October 21, 2016

Today is Global Handwashing Day

Today is the 8th annual Global Handwashing Day. This day is to help increase awareness and understanding of hand washing as a way to prevent disease, especially foodborne illness, around the world. In fact, researchers estimate that if everyone around the world routinely washed their hands, a million deaths could be prevented every year.

Hand WashingThe CDC reports that although people around the world clean their hands with water, very few use soap to wash their hands. Soap and water available for hand washing may be less available in developing countries, and even when soap is available, it is often reserved for bathing and laundry instead. Washing hands with soap removes bacteria much more effectively than washing with plain water.

About 1.8 million children younger than the age of 5 die every year from diarrheal disease and pneumonia. those are the top two causes of death among young children around the world. Washing hands with soap can reduce the incidence of diarrhea among this age group by 30% and reduce respiratory infections by 20%. Encouraging hand washing in school helps reduce illness days, and can help whole communities stay healthier.

The CDC says that hand washing is like a do-it-yourself vaccine with five steps: Wet, Lather, Scrub, Rinse, Dry. Wet your hands with clean, running water, turn off the tap, and apply soap. Lather your hands by rubbing them together with the soap. Be sure to lather the backs of your hands, between your fingers, and under your nails. Scrub your hands for at least 20 seconds. To properly time this step, hum the “Happy Birthday to You” song from beginning to end two times. Then rinse your hands well under cleaning, running water, and dry your hands using a clean towel or air dry them. If someone in your home has a diarrheal illness, using a paper towel to dry your hands could help prevent disease.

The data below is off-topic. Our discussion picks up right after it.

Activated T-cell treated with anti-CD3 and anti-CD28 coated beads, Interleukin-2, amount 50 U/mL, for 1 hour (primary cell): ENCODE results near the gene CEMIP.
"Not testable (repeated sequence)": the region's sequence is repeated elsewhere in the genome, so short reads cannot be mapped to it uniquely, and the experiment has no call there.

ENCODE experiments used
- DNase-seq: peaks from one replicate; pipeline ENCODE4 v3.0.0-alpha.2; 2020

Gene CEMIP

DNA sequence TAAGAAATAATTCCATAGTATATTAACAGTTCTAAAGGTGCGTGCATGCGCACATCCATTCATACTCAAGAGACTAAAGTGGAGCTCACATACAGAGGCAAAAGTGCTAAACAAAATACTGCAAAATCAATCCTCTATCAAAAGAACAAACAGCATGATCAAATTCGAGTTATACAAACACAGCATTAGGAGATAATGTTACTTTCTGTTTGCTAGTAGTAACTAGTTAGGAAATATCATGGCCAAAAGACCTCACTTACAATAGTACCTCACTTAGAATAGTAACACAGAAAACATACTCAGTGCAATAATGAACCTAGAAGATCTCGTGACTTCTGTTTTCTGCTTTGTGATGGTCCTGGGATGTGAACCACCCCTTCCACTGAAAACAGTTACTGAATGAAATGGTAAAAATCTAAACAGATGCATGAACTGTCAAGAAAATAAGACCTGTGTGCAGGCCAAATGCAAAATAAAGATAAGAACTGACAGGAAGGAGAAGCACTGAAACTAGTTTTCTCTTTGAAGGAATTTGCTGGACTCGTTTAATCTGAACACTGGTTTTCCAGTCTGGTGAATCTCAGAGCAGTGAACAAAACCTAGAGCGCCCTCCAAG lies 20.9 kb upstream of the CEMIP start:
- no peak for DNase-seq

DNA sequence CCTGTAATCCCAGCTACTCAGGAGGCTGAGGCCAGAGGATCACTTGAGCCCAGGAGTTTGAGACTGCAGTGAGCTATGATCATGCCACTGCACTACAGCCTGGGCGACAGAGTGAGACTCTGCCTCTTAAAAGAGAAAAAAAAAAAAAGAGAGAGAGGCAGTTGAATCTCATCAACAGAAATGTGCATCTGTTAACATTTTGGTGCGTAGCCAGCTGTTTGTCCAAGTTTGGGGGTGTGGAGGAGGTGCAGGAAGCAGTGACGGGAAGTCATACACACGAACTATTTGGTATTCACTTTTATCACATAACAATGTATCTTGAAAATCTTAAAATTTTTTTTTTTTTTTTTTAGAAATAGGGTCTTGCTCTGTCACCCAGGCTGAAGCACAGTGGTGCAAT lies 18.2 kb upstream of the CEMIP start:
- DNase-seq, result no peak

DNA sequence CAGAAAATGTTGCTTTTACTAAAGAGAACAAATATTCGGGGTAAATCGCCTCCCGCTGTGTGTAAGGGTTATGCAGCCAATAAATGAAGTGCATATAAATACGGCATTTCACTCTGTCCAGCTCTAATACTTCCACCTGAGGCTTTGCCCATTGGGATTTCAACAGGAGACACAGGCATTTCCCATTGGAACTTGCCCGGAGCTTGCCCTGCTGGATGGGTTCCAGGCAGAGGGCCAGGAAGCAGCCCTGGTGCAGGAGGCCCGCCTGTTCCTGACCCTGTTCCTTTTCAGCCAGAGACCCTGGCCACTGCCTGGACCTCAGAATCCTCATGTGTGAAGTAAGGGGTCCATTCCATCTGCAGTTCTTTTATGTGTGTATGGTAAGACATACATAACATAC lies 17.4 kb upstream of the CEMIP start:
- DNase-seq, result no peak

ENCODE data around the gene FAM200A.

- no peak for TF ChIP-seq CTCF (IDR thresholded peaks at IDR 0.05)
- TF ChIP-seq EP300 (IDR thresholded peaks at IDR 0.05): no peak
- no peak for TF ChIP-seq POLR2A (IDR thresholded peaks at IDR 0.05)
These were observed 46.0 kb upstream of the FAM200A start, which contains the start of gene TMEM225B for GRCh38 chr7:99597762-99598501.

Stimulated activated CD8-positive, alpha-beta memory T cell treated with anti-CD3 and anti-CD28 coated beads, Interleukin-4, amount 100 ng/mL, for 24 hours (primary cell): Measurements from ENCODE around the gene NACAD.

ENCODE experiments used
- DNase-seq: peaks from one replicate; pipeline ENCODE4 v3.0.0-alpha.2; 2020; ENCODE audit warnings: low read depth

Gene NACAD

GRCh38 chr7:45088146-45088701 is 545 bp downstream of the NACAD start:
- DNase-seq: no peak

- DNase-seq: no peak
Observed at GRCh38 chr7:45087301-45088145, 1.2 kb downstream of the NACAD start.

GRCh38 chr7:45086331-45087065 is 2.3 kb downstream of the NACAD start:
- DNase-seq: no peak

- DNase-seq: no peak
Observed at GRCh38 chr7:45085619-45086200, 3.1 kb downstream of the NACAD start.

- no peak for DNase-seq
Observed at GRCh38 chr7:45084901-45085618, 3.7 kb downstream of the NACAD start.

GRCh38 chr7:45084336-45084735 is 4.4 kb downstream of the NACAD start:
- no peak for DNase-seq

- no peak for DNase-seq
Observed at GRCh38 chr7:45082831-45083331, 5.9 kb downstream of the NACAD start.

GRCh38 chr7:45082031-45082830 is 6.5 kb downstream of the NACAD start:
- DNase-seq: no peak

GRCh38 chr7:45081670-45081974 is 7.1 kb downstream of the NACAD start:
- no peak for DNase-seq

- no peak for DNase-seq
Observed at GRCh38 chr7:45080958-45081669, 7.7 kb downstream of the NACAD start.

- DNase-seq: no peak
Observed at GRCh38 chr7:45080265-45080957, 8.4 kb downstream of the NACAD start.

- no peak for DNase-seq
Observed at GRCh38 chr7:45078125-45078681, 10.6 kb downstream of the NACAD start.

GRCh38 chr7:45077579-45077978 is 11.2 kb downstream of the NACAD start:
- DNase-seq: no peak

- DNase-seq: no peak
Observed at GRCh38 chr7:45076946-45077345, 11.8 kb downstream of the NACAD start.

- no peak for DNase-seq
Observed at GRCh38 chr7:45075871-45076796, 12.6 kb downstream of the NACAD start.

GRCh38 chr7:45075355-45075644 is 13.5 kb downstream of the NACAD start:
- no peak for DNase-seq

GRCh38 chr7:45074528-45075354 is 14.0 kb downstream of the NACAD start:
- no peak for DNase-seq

They have made a video showing how to correctly wash your hands. The CDC also has developed a step by step instructional guide on how to accomplish this simple task.

Washing your hands is especially important after going to the bathroom, blowing your nose, changing diapers, before preparing and serving food, and after handling raw meats, poultry, seafood, and eggs. Remind children to wash their hands often.

While hand sanitizers can reduce the number of germs on your hands in some situations, they do not eliminate all types of germs, so don’t get a false sense of security if you use them. And remember that hand sanitizers aren’t as effective when hands are visible dirty or greasy. Any hand sanitizer you use should contain at least 60% alcohol to be effective.

And remember, especially if you work in a school, daycare, healthcare setting, or making or serving food to the public, that keeping fingernails trimmed and cleaned is an important part of hand hygiene. Fingernails should be kept short. Longer fingernails can harbor more dirt and bacteria than short nails. And all equipment for clipping or grooming nails should be properly cleaned and sterilized.

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